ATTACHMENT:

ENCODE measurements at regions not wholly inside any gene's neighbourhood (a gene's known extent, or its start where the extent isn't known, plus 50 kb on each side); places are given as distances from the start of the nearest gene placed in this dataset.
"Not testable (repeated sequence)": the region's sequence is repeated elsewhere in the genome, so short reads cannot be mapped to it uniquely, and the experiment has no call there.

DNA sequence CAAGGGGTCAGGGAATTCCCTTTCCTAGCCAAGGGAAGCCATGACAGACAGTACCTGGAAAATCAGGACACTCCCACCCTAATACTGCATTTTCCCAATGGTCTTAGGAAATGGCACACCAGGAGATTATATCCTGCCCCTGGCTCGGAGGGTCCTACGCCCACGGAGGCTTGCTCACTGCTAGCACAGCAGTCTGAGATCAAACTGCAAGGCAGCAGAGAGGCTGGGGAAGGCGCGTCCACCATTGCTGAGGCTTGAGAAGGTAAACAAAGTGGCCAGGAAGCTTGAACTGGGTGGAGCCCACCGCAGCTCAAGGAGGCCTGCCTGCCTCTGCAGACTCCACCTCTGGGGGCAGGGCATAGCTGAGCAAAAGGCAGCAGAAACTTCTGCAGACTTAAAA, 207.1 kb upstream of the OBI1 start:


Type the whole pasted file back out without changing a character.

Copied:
ENCODE measurements at regions not wholly inside any gene's neighbourhood (a gene's known extent, or its start where the extent isn't known, plus 50 kb on each side); places are given as distances from the start of the nearest gene placed in this dataset.
"Not testable (repeated sequence)": the region's sequence is repeated elsewhere in the genome, so short reads cannot be mapped to it uniquely, and the experiment has no call there.

DNA sequence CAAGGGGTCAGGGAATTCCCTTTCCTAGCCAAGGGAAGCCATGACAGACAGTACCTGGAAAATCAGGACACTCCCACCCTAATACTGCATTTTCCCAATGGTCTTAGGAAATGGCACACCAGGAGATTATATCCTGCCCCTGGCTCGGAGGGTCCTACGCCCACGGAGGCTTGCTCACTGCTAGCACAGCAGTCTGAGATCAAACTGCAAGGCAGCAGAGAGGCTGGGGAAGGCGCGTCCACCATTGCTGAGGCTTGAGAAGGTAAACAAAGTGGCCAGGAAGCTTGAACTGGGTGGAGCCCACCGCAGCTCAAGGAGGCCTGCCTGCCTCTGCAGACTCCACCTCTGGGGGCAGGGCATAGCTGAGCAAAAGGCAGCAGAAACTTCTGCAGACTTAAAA, 207.1 kb upstream of the OBI1 start: